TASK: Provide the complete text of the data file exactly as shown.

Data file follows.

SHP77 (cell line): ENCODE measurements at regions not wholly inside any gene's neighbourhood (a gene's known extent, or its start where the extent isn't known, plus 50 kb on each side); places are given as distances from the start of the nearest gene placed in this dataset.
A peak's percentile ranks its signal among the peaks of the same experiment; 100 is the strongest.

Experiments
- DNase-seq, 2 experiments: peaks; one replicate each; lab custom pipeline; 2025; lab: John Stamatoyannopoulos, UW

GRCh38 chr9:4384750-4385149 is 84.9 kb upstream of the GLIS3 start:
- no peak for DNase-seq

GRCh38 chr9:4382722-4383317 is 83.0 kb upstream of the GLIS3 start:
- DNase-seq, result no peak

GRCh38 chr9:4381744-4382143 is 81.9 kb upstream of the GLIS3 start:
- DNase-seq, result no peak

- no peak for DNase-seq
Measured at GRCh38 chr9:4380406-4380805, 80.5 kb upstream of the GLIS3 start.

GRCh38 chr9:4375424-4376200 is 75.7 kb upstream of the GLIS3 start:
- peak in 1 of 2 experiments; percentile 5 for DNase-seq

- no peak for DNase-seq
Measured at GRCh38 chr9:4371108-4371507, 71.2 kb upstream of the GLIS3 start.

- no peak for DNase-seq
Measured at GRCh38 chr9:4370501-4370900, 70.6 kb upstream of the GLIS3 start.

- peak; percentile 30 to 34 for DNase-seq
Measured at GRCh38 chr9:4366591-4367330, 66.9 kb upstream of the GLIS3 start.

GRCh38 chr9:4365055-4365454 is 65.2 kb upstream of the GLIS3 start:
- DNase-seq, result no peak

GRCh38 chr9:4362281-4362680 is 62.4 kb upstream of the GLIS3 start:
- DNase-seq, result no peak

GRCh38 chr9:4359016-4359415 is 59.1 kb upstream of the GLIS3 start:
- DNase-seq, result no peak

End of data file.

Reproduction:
SHP77 (cell line): ENCODE measurements at regions not wholly inside any gene's neighbourhood (a gene's known extent, or its start where the extent isn't known, plus 50 kb on each side); places are given as distances from the start of the nearest gene placed in this dataset.
A peak's percentile ranks its signal among the peaks of the same experiment; 100 is the strongest.

Experiments
- DNase-seq, 2 experiments: peaks; one replicate each; lab custom pipeline; 2025; lab: John Stamatoyannopoulos, UW

GRCh38 chr9:4384750-4385149 is 84.9 kb upstream of the GLIS3 start:
- no peak for DNase-seq

GRCh38 chr9:4382722-4383317 is 83.0 kb upstream of the GLIS3 start:
- DNase-seq, result no peak

GRCh38 chr9:4381744-4382143 is 81.9 kb upstream of the GLIS3 start:
- DNase-seq, result no peak

- no peak for DNase-seq
Measured at GRCh38 chr9:4380406-4380805, 80.5 kb upstream of the GLIS3 start.

GRCh38 chr9:4375424-4376200 is 75.7 kb upstream of the GLIS3 start:
- peak in 1 of 2 experiments; percentile 5 for DNase-seq

- no peak for DNase-seq
Measured at GRCh38 chr9:4371108-4371507, 71.2 kb upstream of the GLIS3 start.

- no peak for DNase-seq
Measured at GRCh38 chr9:4370501-4370900, 70.6 kb upstream of the GLIS3 start.

- peak; percentile 30 to 34 for DNase-seq
Measured at GRCh38 chr9:4366591-4367330, 66.9 kb upstream of the GLIS3 start.

GRCh38 chr9:4365055-4365454 is 65.2 kb upstream of the GLIS3 start:
- DNase-seq, result no peak

GRCh38 chr9:4362281-4362680 is 62.4 kb upstream of the GLIS3 start:
- DNase-seq, result no peak

GRCh38 chr9:4359016-4359415 is 59.1 kb upstream of the GLIS3 start:
- DNase-seq, result no peak